For some reason, Christopher Tolkien did not extend his History of Middle-Earth scholarship to the Hobbit. Rateliff provides an invaluable contribution by chronicling J.R.R. Tolkien's writing of his first and arguable best novel.

In many respects, the early drafts of the Hobbit do not differ much from the published version. The first phase of the draft remains startlingly similar to the final book. The key plot elements - from the unexpected party to the trolls to Beorn - are all present. There are a few minor differences, particularly the names (I won't spoilt the surprise, but Gandalf and Thorin go by different aliases).

The end of the second phase of the draft and third, and fourth phases (most of which are covered in this volume) deal with the latter half of the Hobbit story, and boy were there some changes. Bard wasn't the original dragon-slayer - not by long shot! It's fascinating to see how Tolkien originally envisioned the story and how much it differs from the final version.

Finally, the book covers the fifth phase, Tolkien's attempt to rewrite the Hobbit in 1960 to make it better fit the style of Lord of the Rings. Ultimately, Tolkien only got to Rivendell and most of the changes only affect the tone, not the plot, of the story. Still, it's a fascinating "what if".

I took off one star for something that bugged me throughout Rateliff's book. Rateliff supplements Tolkien's drafts with hundreds of detailed endnotes at the end of each chapter commenting on the text. These are generally very insightful, but because they're endnotes it's difficult and quite frustrating to have to flip back and forth to see how the comment relates to the text. This is especially so because the endnotes refer to very specific language or details in the text. The book ought to have used footnotes, or sidenotes such as those found in the Annotated Hobbit, so that readers can read the note right after reading the relevant text.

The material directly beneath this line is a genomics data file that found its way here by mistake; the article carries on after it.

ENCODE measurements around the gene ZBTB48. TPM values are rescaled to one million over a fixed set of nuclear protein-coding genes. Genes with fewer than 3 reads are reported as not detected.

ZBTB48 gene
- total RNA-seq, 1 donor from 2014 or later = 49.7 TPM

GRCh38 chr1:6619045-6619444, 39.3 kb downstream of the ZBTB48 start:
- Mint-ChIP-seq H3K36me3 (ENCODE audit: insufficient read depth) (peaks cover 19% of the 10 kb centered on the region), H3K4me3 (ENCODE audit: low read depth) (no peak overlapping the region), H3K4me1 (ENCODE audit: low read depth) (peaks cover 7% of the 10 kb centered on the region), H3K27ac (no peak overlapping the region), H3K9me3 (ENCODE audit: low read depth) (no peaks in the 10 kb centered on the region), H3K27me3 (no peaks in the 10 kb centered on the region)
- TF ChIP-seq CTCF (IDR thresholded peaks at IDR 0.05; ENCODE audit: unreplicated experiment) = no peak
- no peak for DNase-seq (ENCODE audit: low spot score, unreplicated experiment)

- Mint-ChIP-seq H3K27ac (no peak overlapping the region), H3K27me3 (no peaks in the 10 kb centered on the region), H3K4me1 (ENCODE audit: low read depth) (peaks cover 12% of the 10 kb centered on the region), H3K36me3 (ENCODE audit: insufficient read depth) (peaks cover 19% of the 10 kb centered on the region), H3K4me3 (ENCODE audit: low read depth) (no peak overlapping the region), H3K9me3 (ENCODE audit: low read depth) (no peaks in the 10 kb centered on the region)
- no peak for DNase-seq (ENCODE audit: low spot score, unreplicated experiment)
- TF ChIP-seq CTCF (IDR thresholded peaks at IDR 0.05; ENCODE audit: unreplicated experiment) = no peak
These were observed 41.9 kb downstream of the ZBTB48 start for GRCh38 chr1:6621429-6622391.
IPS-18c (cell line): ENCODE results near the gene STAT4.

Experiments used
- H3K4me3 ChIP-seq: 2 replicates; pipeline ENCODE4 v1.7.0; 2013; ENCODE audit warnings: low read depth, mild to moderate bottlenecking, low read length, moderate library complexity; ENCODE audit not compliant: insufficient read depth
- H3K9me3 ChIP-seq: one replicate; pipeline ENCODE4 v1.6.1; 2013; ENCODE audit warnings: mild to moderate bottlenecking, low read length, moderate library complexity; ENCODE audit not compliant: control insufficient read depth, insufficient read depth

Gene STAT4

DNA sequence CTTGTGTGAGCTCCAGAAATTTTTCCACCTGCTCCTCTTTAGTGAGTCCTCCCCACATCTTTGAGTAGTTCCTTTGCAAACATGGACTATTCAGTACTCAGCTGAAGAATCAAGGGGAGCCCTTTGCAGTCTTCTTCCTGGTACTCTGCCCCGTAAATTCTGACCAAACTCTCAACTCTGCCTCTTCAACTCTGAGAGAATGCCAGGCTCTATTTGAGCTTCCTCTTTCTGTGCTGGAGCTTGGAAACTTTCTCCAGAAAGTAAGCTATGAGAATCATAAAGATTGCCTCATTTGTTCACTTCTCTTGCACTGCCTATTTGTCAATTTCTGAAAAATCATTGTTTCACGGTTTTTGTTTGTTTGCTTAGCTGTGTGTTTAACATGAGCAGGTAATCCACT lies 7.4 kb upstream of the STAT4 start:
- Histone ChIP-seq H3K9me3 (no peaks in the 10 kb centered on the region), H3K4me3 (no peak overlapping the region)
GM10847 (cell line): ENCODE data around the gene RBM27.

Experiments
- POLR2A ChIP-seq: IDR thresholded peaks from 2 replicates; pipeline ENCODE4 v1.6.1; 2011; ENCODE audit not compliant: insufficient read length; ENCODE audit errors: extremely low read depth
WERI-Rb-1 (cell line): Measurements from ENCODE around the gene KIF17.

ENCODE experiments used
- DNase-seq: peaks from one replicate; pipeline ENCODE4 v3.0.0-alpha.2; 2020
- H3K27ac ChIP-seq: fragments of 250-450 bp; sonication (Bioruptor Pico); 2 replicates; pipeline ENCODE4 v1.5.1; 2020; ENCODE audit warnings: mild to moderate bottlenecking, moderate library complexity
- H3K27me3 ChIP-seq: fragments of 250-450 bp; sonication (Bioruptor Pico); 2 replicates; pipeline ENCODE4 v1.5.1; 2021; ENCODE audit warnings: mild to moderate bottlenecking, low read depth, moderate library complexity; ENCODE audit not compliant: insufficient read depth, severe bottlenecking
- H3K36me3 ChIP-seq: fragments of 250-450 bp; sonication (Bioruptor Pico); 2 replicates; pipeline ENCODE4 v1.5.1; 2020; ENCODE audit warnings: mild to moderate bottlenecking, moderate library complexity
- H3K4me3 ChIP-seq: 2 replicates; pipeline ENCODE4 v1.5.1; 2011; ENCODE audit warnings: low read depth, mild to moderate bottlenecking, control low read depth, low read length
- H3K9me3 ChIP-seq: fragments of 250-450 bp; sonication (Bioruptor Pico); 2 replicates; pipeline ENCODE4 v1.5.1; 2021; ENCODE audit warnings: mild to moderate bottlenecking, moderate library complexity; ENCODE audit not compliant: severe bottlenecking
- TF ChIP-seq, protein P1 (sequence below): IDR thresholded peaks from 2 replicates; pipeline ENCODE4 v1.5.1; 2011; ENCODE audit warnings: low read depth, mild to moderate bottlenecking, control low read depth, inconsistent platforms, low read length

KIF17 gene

Other than that quibble, this is a MUST for any Hobbit fan.
5.0 out of 5 stars Behind the story 25 Jan 2014
By Judee G. Ash - Published on Amazon.com
Format:Hardcover|Verified Purchase
There is a lot more to learn about Bag End than I thought. Very interesting look at a great story and characters. The history and story is very intriguing.